Rob Springer has been climbing trees his whole life. As an arborist, he’s been doing it professionally for the last 30 years.
A certified arborist with Bartlett Tree Experts, Springer was honored for his work earlier this month by the International Society of Arboriculture. The Stanardsville resident was one of five arborists (including one from Hong Kong) named a True Professional of Arboriculture by the ISA at its annual conference in Portland, Oregon.
Now an elder statesman in the field, Springer was once a wide-eyed Boy Scout with a passion for the woods. In high school, his troop took camping trips led by a forester from the Bureau of Land Management. The forester impressed Springer with his ability to identify trees, even in the middle of winter, and his skill with an axe.
Those trips, even more than the countless hours spent climbing trees as a boy, sparked Springer’s interest in pursuing tree work professionally. He studied forestry in college, but difficulty landing a job in that field led Springer to arboriculture—essentially, the care of trees, from pruning and fertilizing to complicated “tree surgery.”
“Tree work is a hard dollar,” Springer said. “It’s not for everybody, but it’s very rewarding. You feel good at the end of the day and you can see the fruits of your labor.” Every tree and every job is different, he said. “Sometimes we get the opportunity to work on some pretty neat properties.”
And some pretty historic properties.
Springer and his crew once spent two nights, working on cranes by spotlight, removing a large poplar tree beside Thomas Jefferson’s Monticello home. He’s done extensive work at Mount Vernon with trees planted by George Washington himself.
One of those trees was an old ash along the bowling green which Springer made the unpopular decision to remove.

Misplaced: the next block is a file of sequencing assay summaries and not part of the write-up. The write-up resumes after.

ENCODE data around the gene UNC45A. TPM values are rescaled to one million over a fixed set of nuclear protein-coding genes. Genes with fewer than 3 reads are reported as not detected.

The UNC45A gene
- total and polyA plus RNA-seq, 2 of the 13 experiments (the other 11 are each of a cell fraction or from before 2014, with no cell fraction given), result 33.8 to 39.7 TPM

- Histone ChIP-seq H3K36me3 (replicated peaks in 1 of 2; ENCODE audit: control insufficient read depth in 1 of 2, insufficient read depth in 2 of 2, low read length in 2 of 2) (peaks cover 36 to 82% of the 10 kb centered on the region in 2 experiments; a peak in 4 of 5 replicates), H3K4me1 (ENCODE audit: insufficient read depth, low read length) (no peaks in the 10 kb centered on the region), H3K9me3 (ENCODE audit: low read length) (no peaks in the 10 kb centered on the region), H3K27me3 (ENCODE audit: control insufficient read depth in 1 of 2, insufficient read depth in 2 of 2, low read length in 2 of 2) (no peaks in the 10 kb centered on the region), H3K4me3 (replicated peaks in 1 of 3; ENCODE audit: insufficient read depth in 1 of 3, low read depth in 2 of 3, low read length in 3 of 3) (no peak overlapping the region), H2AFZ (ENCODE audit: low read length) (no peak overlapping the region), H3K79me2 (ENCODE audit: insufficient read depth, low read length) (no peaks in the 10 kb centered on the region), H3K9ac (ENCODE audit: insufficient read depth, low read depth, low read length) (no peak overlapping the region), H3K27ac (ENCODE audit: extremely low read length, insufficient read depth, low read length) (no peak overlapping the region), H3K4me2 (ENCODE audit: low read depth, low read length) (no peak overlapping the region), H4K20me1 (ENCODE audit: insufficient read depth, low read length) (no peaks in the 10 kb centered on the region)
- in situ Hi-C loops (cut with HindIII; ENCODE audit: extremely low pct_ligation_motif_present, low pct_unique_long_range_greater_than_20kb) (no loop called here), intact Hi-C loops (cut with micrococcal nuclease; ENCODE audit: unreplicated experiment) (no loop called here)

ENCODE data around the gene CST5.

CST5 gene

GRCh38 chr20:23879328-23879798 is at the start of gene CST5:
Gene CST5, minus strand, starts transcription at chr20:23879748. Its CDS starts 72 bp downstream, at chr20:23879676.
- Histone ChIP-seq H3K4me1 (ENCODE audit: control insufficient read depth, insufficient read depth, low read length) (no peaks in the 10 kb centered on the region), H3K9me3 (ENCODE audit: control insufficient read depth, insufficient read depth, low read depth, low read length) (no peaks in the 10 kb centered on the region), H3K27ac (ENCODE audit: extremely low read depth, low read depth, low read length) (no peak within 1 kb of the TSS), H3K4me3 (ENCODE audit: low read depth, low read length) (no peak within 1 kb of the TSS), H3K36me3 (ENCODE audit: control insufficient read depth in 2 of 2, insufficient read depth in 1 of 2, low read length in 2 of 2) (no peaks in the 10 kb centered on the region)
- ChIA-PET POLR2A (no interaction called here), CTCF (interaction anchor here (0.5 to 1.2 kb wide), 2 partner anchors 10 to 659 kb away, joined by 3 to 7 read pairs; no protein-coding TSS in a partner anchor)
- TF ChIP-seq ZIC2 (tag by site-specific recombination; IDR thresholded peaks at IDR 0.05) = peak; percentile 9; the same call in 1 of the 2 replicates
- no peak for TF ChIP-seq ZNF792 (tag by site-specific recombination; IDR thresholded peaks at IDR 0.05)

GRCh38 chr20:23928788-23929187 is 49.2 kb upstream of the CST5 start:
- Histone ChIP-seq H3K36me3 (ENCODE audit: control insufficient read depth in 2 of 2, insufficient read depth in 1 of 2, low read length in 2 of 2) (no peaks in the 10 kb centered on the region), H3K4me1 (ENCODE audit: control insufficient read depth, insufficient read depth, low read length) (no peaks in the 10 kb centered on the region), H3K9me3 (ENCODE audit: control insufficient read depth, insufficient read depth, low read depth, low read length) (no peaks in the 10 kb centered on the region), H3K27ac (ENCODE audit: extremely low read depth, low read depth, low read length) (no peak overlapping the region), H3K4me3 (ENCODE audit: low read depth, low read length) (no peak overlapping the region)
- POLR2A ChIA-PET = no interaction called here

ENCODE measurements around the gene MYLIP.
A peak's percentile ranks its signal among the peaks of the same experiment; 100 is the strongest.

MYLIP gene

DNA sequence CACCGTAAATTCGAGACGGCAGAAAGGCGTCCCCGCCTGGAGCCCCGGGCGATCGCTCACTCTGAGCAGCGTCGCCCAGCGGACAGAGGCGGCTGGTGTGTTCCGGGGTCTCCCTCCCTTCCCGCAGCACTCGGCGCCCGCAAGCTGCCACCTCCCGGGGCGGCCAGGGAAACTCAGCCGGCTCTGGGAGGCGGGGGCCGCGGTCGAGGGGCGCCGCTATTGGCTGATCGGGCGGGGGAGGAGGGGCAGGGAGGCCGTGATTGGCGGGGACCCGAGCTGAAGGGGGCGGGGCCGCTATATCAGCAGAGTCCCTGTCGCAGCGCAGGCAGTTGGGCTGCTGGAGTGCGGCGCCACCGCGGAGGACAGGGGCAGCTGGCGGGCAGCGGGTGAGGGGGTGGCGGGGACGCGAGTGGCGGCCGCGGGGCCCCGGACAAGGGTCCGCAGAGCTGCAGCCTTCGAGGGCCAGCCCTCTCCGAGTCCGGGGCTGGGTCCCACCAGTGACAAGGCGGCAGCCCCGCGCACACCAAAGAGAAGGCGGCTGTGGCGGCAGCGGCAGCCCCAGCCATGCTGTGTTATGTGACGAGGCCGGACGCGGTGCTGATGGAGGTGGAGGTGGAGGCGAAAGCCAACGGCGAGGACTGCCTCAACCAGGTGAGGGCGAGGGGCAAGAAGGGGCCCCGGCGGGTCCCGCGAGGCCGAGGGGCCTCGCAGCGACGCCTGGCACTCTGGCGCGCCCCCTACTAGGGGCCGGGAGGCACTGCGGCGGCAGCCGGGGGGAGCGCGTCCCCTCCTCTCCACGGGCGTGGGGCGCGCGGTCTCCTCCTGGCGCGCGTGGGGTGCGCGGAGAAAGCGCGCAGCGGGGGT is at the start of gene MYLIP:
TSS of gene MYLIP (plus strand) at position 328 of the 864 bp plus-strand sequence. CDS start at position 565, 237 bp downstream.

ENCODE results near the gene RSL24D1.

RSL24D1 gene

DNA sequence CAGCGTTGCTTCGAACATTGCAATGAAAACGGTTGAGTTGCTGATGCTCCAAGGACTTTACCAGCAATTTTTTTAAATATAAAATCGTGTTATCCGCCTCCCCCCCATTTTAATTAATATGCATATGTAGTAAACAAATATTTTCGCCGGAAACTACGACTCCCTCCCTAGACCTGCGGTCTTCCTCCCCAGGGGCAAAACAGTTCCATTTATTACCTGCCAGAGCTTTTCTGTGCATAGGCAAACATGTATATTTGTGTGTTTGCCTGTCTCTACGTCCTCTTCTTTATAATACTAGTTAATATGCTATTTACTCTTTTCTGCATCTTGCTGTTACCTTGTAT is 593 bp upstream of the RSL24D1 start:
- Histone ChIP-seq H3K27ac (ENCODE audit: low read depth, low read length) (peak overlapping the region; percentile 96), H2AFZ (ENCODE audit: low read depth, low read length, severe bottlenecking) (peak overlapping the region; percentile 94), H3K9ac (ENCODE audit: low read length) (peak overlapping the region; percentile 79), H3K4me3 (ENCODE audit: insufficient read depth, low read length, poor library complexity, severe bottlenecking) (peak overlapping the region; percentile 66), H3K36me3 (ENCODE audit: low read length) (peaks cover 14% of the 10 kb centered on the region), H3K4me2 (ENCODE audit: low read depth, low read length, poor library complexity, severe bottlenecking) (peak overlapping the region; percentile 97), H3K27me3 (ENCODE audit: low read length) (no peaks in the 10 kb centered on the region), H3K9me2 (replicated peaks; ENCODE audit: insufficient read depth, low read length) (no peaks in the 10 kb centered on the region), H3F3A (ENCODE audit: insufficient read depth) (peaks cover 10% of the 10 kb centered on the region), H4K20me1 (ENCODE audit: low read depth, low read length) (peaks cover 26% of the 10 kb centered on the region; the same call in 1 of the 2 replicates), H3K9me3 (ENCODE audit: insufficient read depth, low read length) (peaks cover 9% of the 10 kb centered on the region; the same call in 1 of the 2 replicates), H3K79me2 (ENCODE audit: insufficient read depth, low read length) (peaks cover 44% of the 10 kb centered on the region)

“It looked green and healthy, but the structure was starting to fail,” he said.
Before Springer and his crew could return to Mount Vernon to do the work, a large limb from the tree snapped off and landed on a part of the green where visitors often walk. Luckily, he said, it fell in the middle of the night with no one around.
Danger is inherent in arboriculture. Many jobs involve sharp tools and precarious heights, and safety precautions are a must.
“When you take trees down, there’s a
lot of risk involved, and it’s got to be planned out carefully,” he said. “Gravity never takes a day off. You gotta be thinking, and you gotta be focused on the work you’re doing.”
For veterans like Springer, proper instruction is the name of the game. He conducts workshops and seminars throughout Virginia to share safety information that wasn’t available to him when he was starting out in the ‘80s.
In his first year, Springer broke his ankle in a tree and cut three fingers with a chainsaw.
“Some of us learn from the school of hard knocks,” he said. “You try to take those experiences and share them with others so they don’t make the same mistakes.”
Thirty years and hundreds of trees later, Springer’s still enjoying the ride—or rather, the climb.
“Even though I’m older, I still enjoy climbing trees very much. As a kid, who knew one day somebody would pay me to climb trees?”
Or give him an award for it.